- Site Disclaimer
- Why ?
- A to Z
- Cancer Main Page
- Vitamin B 3 for Alcoholism/Schizophrenia
- Niacin for Coronary Disease/Diabetes/Cancer
- Heart Disease
- DMSO/Vitamin B 12 For Chronic Fatigue Syndrome/Fibromylgia
- Chlorine Dioxide for Malaria
- DMSO/MSM for Anemia
- DMSO For Crohn’s Disease
- DMSO & Vitamin B 12 For Chronic Fatigue
- Vitamin B 12 Deficiency
- Magnesium for Diabetes
- Magnesium for Health
- Iodine for Health
- Hall of Fame
- Main Hall
- Linus Pauling/Vitamin C
- David W. Gregg Ph.D
- Dr. A. Hoffer Niacin/Vitamin B3
- Dr. Joseph Gold
- Jim Humble/Sodium Chlorite
- Rene Ciasse
- Max Gerson
- Dr. Ernst T. Krebbs/Vitamin B17 Laetrile
- Dr. Otto Warburg/Cancer Cell Metabolism
- Dr. J. Kloss/Nutrition
- Rees Evans(1919)/Divine Power/Herbs
- Dr. William F. Koch
- Harry M. Hoxsey/Formula
- Vance Ferrell/Alternative Cancer Remedies
- Dr. H.L. Newbold/Vitamin A
- Dr. P. Knekt/Vitamin E
- Dr. Walter Blumer/EDTA
- Dr. Kazuhiko Azai/Germanium-132
- Dr. William D. Kelly/Diet
- Dr. John Beard/Diet/Enzymes
- DR. Naessens/714X
- Dr. Joseph Issels/Ganzheitstherapie
- Dr. Mikkel Hindhede/Vegetarian
- Dr. Charles O. Ozias/Diet
- Dr. F. W. Forbes Ross/Potassium Iodide
- Dr. Robert Bell/Previous Injury/Diet
- Dr. John Pattison(1958)/Escharotics
- Johana Budwig/Flaxseed Oil
- Dr. D. Harman/ Antioxidants
- Dr. Coffrey & Dr. Humber/ Enzymes
- Dr. Orlando Dei Santi/Pau d’arco
- Dr. Rashida Karmali/Omega 3 Oils
- Dr. F. Sweet /Ozone
- Dr. Ross Pelton/Nutritional supplements
- Dr. Gerhard N.Schrauzer/Selenium
- Dr Tibor Hajito/Mistletoe
- Dr. Lucius Duncan Bulkley(1890)/Nutrition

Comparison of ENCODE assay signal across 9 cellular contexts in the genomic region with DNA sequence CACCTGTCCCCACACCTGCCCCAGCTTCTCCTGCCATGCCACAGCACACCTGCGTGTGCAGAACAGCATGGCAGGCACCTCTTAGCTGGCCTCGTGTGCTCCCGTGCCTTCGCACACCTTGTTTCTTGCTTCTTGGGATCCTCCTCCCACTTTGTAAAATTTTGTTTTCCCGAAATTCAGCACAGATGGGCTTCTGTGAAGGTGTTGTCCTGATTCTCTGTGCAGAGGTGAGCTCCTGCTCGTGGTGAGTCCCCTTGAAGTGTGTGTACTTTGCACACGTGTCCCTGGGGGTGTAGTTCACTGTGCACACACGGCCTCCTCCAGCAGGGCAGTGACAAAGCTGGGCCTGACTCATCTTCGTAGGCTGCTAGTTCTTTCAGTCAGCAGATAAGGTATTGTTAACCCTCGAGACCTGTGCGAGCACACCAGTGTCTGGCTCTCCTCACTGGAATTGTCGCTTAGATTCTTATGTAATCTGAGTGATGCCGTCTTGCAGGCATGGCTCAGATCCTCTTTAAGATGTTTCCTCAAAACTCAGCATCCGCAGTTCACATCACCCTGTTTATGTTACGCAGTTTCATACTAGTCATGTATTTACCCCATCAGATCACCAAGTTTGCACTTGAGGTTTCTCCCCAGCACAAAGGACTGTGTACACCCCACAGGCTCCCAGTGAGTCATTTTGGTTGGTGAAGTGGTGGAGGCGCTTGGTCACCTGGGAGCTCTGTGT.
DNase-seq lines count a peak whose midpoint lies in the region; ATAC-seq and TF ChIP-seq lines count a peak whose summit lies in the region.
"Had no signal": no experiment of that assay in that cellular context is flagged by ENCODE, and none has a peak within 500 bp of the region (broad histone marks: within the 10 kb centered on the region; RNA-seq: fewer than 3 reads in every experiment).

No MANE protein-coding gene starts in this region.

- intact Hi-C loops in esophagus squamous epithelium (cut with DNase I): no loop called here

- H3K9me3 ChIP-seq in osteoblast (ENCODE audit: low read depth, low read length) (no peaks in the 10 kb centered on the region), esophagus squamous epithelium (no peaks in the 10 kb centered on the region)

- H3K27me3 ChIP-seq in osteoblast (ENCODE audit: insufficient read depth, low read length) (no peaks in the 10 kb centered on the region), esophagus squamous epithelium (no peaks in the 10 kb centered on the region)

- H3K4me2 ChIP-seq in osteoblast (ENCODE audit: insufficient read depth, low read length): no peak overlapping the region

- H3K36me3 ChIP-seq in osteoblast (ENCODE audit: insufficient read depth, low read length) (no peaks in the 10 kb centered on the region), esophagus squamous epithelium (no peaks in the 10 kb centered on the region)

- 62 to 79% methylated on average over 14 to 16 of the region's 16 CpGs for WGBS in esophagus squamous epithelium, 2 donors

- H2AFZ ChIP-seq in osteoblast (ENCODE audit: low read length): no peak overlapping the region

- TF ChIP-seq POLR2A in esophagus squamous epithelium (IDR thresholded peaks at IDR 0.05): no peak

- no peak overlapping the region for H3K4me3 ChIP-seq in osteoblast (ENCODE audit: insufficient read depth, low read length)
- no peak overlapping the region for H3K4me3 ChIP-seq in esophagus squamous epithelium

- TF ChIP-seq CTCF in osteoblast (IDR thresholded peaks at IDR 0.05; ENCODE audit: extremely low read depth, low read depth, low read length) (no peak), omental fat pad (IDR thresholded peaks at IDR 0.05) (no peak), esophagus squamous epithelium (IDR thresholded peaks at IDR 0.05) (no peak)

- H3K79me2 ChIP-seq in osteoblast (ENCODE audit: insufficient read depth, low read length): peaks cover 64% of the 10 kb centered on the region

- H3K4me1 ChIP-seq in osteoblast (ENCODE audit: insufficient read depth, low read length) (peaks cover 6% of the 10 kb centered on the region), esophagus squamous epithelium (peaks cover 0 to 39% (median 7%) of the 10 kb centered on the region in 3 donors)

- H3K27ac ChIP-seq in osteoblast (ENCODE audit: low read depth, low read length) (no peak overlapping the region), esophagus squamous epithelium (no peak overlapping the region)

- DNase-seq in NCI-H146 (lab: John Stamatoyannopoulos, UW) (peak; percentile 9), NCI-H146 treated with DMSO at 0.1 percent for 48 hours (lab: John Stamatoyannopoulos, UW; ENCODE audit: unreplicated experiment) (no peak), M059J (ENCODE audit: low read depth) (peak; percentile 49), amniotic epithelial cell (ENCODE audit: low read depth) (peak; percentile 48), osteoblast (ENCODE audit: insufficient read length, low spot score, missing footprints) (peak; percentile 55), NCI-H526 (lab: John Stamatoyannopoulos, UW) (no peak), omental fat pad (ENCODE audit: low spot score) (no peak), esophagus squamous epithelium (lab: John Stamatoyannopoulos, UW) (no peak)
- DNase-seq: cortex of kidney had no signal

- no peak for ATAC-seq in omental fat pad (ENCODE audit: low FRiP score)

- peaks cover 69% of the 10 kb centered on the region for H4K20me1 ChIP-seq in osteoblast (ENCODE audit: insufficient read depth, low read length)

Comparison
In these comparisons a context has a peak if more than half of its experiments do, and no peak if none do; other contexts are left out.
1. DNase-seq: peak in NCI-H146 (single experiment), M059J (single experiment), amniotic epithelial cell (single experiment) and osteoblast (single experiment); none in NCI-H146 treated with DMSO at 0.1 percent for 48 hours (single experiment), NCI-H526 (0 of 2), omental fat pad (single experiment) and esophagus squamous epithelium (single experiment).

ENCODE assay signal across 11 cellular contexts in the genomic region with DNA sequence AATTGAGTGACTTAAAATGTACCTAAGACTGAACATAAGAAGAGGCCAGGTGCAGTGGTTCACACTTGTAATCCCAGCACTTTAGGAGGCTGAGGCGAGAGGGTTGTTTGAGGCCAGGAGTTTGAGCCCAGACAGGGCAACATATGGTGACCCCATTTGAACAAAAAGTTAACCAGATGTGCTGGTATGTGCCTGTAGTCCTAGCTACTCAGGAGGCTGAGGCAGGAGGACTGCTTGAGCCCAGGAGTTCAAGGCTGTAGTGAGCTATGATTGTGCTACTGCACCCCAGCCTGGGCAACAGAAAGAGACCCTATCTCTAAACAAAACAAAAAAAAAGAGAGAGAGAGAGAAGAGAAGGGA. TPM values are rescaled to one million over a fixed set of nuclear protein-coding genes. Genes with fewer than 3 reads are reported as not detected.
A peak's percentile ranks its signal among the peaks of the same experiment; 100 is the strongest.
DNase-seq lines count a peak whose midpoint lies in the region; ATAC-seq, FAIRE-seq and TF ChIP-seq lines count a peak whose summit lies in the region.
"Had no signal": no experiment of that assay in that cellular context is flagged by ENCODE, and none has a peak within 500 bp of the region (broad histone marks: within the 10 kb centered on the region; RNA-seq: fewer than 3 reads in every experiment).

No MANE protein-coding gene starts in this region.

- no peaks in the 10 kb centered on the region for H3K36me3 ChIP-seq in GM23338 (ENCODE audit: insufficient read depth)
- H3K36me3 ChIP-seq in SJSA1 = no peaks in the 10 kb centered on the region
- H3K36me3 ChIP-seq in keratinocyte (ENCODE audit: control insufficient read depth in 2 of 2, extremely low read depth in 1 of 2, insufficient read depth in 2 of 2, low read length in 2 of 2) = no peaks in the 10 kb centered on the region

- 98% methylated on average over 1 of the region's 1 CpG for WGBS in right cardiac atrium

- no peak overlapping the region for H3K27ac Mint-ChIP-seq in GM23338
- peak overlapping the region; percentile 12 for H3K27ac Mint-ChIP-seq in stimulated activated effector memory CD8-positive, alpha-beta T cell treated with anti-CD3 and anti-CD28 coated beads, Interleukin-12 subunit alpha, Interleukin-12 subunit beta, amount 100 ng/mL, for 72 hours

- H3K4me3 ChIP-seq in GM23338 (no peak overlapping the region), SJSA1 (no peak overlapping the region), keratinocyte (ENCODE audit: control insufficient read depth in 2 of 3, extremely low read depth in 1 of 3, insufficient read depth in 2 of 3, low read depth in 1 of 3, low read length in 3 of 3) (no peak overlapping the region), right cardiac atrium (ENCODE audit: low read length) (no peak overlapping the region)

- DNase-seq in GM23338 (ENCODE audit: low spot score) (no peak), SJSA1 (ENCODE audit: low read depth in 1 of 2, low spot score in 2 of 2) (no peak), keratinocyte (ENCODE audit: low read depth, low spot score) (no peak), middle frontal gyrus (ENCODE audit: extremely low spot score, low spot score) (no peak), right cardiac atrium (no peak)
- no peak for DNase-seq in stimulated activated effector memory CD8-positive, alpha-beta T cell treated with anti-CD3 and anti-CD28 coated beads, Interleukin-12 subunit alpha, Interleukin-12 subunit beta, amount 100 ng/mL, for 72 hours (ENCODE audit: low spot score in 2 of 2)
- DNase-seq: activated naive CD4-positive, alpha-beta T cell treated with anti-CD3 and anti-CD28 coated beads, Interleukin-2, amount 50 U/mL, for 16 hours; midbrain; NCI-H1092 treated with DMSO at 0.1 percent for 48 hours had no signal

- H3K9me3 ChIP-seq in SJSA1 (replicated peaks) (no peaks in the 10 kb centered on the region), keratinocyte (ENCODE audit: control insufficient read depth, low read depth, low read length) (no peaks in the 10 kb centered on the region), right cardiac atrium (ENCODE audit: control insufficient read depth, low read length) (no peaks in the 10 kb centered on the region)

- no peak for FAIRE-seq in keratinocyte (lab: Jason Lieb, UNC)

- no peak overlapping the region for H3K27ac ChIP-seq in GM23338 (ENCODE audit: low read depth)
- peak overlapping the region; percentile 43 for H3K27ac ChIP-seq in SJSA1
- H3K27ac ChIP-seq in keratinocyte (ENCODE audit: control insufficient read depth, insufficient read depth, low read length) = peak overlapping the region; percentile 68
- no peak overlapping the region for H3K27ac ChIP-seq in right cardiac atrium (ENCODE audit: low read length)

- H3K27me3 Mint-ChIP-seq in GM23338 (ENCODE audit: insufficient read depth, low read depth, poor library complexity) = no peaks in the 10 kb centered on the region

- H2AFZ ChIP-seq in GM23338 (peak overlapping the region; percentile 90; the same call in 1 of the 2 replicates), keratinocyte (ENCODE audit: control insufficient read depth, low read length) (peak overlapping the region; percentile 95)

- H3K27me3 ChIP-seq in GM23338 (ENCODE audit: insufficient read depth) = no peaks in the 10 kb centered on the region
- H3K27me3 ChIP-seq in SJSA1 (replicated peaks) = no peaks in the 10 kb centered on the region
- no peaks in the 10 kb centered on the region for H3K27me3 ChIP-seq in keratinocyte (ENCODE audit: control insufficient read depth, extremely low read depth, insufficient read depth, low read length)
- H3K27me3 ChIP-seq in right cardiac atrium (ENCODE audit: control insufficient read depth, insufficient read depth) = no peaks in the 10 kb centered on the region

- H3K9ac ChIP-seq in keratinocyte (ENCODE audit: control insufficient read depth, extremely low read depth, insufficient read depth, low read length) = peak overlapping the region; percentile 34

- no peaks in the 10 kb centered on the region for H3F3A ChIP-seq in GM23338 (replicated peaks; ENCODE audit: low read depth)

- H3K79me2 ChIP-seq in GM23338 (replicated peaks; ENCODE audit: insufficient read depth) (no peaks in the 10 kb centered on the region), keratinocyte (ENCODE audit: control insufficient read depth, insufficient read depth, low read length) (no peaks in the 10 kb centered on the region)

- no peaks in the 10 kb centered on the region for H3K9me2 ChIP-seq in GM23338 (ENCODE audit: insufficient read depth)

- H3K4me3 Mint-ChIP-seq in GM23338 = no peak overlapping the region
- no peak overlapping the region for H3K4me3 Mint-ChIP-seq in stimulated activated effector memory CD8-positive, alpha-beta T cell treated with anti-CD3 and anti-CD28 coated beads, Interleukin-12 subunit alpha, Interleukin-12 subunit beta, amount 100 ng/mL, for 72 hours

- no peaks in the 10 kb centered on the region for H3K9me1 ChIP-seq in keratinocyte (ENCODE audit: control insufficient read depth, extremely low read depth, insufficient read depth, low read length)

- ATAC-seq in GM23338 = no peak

- Ann Wigmore/Wheatgrass
- Main Hall
- Health Plan
- Emotional Health
- Contact Us
What is potassium iodide?
Potassium iodide (KI) is a prime source of iodine. Iodine is an essential element required by the body, meaning that humans must have a continual supply in their diet in order to maintain good health
Optimal iodine intake is necessary for normal thyroid function. The thyroid gland traps iodine from the blood and incorporates it into thyroid hormone, which is then released into circulation when needed. Thyroid hormone, or thyroxine, regulates multiple physiologic processes that include growth, development, metabolism, and reproductive function. It also aids in the conversion of food to energy and the maintenance of body temperature.
The thyroid isn’t the only organ that uses iodine. The breast, prostate gland, and skin also take up iodine for use in their intracellular activities. Researchers are working to identify how iodine is used by organs other than the thyroid.
Without adequate iodine, hypothyroidism may develop. As the thyroid tries to keep up with the demand for thyroid hormone, it enlarges. Subsequently, a goiter may develop. Symptoms of hypothyroidism – any state in which thyroid hormone production is below normal – may include reduced mental function, fatigue, depression, excessive sleepiness, dry skin, muscle cramps, decreased concentration, increased cholesterol levels and swelling of the legs.
As the disease becomes more severe, there may be puffiness around the eyes, a slowing of the heart rate and a drop in body temperature. If left untreated, hypothyroidism can lead to an enlarged heart, worsening heart failure and an accumulation of fluid around the lungs. In its most profound form, severe hypothyroidism may lead to a life state known as myxedema coma.
Iodine deficiency in pregnant or nursing mothers can lead to significant neurocognitive deficits in their infants. Growth stunting, apathy, impaired movement, or speech and hearing problems may occur. “Cretinism” is the name of the rare but severe mental retardation that results from severe iodine deficiency during early development.
Iodine deficiency is now accepted as the most common cause of preventable brain damage in the world.
While the average American diet provides an adequate supply of iodine for most, the World Health Organization estimates that more than 30 percent of those living in developing countries may be at risk of iodine deficiency and its complications.
According to the International Council for the Control of Iodine Deficiency Disorders (INCCIDD), iodine deficiency disorders in pregnant women causes miscarriages, stillbirths, and other complications.